A year in pictures – 365 Portraits – July 2011 – July 2012

Now that I’ve had some time to heal my wounds and separate myself from the project that consumed me for an entire year, I have some final thoughts and observations that I wanted to share.

  1. Take time for your family. –  Probably the biggest regret about the entire project was my inability to prioritize my time. All of the hours spent on the project were hours not spent with my wife and kids. In many cases editing the day’s Portrait would take precedence over everything else, even sitting down to eat dinner with my family. This was a huge sacrifice for me and one that I will not be making again.
  2. Take time for yourself. – This is something I failed at miserably. I can’t begin to tell you how many late nights and hours of lost sleep I’ve racked up in the past year editing, blogging, emailing, and planning.
  3. Laughter is good for the soul. – The way you laugh, if it’s real laughter, reveals a lot about a person’s personality. Especially in a photograph, it makes the difference between a good portrait and a great one.
  4. The camera looks both ways. – I became very deliberate about choosing my attitude and being present for each session. For many of the Portraits this was the first professional image ever created of them. That is very special to me and I treated the honor as such.
  5. Take time to get to know someone. – I believe I was successful, in part, because I had to walk to many distant locations with the individual for the sessions. I was able to practice the art of conversation every single day with someone new. People are more relaxed and look more natural when they’re comfortable around you.
  6. Word of mouth is your friend – I’m still amazed at how quickly word spread about the whole thing. At one point I was booked up to 60 days in advance. That made my life so much easier. It helps when you become known around campus as the guy who creates awesome Facebook profile pictures.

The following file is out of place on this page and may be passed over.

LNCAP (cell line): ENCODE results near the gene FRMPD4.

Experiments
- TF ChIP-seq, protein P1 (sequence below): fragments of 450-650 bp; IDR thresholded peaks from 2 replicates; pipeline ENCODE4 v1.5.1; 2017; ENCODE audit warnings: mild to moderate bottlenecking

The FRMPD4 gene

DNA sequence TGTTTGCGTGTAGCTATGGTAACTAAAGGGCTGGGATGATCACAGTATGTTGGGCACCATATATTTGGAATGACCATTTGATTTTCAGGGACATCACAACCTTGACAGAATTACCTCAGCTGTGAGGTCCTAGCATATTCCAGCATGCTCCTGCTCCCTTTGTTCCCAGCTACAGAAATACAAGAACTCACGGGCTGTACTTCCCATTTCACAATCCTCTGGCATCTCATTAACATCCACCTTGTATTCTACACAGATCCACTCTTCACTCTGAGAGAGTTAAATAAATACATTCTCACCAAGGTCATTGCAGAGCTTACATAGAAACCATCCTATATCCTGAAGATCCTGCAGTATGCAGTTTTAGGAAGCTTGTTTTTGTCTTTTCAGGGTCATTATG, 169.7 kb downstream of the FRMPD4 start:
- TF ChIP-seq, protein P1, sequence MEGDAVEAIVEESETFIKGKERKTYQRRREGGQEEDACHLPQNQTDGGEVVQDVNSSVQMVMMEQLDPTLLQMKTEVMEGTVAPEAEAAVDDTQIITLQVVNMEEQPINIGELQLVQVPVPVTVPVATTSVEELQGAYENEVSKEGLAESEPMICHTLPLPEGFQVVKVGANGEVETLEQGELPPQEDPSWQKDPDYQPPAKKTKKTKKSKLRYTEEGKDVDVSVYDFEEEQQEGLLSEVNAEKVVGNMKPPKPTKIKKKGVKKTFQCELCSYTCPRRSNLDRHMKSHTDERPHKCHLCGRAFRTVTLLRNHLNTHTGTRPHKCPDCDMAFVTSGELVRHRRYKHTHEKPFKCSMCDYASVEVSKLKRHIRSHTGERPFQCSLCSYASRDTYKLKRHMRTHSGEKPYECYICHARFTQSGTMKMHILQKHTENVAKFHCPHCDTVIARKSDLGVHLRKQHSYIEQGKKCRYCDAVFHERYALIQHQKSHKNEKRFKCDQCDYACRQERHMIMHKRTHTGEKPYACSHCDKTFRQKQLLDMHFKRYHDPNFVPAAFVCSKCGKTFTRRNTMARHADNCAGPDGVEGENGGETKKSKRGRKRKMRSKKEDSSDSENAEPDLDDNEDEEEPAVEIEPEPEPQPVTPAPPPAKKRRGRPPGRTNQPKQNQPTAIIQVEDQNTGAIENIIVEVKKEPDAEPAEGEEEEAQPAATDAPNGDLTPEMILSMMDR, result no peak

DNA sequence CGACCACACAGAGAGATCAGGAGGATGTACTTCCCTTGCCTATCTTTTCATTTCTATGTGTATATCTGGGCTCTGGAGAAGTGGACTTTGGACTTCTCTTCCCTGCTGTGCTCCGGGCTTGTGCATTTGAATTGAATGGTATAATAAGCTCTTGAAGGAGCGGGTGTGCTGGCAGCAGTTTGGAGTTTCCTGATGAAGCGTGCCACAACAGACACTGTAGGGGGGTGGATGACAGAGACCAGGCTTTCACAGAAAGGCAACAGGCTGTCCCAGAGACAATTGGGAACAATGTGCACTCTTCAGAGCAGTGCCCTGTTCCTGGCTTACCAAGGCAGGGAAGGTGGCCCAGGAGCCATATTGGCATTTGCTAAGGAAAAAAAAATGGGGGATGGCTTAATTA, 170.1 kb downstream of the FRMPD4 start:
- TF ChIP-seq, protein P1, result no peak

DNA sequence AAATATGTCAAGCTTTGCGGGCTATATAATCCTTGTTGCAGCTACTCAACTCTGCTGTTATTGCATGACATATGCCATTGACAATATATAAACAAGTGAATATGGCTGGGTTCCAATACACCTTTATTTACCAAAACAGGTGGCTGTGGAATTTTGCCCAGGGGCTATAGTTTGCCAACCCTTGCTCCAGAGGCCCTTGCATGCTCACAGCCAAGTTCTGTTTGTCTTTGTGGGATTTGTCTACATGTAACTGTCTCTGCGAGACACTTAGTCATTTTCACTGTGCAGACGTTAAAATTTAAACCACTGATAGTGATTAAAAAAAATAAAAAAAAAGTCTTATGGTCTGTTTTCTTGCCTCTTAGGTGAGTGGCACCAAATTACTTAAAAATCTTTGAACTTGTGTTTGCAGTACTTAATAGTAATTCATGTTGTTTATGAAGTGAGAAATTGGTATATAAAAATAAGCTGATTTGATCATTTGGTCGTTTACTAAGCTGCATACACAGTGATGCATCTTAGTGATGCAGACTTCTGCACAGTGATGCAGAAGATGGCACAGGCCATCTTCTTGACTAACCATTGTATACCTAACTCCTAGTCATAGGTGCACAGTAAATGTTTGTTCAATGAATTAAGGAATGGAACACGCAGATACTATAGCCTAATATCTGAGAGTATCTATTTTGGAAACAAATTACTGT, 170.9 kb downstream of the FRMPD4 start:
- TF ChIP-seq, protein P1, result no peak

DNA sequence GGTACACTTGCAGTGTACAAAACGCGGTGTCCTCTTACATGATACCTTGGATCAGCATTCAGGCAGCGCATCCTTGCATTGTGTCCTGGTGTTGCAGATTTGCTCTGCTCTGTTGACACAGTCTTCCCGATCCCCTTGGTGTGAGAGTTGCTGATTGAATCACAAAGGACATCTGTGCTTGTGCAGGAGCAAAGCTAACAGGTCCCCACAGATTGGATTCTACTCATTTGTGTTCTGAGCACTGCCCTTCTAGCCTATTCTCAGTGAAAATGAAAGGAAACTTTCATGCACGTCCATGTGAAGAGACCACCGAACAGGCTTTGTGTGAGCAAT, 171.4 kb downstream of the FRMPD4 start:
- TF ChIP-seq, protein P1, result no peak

7. “If your pictures aren’t good enough, you’re not close enough.” Robert Capa – Looking back, it took me a while to break out of my standard mold. I wasn’t taking the risks early on that I should have. It takes courage to get into someone’s space to really capture them. Once I figured out how to do that, I think it made a world of difference.
  8. Enjoy the journey. – For too long I was focused on finishing, now that it’s done I miss it. Do I want to do it again? No, but I do have very fond memories of just about every single day from the project that I will cherish for years to come.
  9. People are amazing. – It took 365 people to make this happen, many of whom I didn’t know and didn’t owe me anything. I have never felt so supported in my life as I have been by everyone who helped me out and encouraged me to keep going.
  10. Follow your heart. – I am proud of what I have created. I hope that my friends and family are too. I’ve created something that my children will be able to show their children someday and that was very important to me. “Have the courage to follow your heart and intuition. They somehow already know what you truly want to become. Everything else is secondary.” Steve Jobs
Ladies and Gentlemen, I present to you a year in my life:

F a c e b o o k